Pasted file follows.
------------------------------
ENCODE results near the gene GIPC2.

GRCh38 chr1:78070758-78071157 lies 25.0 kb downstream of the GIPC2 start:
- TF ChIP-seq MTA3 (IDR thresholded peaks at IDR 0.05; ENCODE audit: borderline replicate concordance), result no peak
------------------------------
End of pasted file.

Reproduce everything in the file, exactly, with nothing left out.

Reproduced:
ENCODE results near the gene GIPC2.

GRCh38 chr1:78070758-78071157 lies 25.0 kb downstream of the GIPC2 start:
- TF ChIP-seq MTA3 (IDR thresholded peaks at IDR 0.05; ENCODE audit: borderline replicate concordance), result no peak